First-principles calculations were performed to elucidate the origin of the goniopolarity, and it was found that the sign of charge carriers differs depending on the crystallographic direction due to the anisotropy of the electronic structure. Since there are many materials with similar characteristics, the application of the method used in this study is expected to lead to the development of thermoelectric modules with higher performance.

Figure of new research results Energy and Environment


Gut Microbes Prime Immunity of Pest Insects – Gut microbes break through the intestinal tract to activate the insect immune system –

A researcher in AIST, in collaboration with the Centre national de la recherche scientifique (CNRS) of France, has clarified for the first time how pest insects become resistant to disease through the power of gut microbes.
Biological pesticides with low environmental impact are attracting attention in order to achieve sustainable agriculture. Compared to chemical pesticides, biological pesticides (e.g. pathogenic microorganisms of pest insects) can reduce residues harmful to the human body and biodiversity, but to improve their effectiveness in controlling pests, it is still necessary to know more about the immune mechanisms of pests against pathogenic microorganisms. In this study, the authors investigated the immune mechanism of the soybean pest, Riptortus pedestris, and found that some gut microbes break through the epithelial cells of the gut and interact with phagocytes and immune cells (fat body) inside the stink bug, stimulating the systemic immunity. Furthermore, the authors found that stink bugs whose immune systems are activated by gut microbes show a high survival rate even when pathogens infect them. These findings open a new window in the field of insect immunity and are important for improving the insecticidal efficiency of biopesticides.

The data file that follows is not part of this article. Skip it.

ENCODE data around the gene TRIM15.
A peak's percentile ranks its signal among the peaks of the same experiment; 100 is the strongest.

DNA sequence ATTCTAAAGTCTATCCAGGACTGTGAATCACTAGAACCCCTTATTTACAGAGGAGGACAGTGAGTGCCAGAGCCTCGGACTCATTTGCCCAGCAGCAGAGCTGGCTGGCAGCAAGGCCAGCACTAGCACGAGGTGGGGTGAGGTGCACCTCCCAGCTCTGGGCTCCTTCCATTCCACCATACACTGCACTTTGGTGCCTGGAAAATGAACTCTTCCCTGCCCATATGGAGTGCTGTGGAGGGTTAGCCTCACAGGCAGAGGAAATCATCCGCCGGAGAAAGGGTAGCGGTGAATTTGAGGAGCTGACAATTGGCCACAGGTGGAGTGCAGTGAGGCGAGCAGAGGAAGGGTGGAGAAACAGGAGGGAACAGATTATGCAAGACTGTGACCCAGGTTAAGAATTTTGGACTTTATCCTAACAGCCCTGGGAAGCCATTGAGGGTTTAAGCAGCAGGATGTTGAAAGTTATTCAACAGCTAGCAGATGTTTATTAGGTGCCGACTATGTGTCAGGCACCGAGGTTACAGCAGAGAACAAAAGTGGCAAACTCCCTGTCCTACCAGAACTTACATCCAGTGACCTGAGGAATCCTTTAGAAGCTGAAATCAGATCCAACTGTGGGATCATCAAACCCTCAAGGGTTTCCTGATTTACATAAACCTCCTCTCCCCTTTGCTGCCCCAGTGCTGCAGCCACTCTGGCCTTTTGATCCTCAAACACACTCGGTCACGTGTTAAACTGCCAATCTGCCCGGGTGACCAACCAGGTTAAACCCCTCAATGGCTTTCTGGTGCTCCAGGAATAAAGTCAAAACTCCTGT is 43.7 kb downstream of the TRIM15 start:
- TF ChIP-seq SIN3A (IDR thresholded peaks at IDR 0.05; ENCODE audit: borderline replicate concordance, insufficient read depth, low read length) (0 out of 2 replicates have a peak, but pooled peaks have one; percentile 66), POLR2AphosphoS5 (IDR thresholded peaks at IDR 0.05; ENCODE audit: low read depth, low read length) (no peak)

Figure of new research results Life Science and Biotechnology

Dynamic Sign 11/22/2022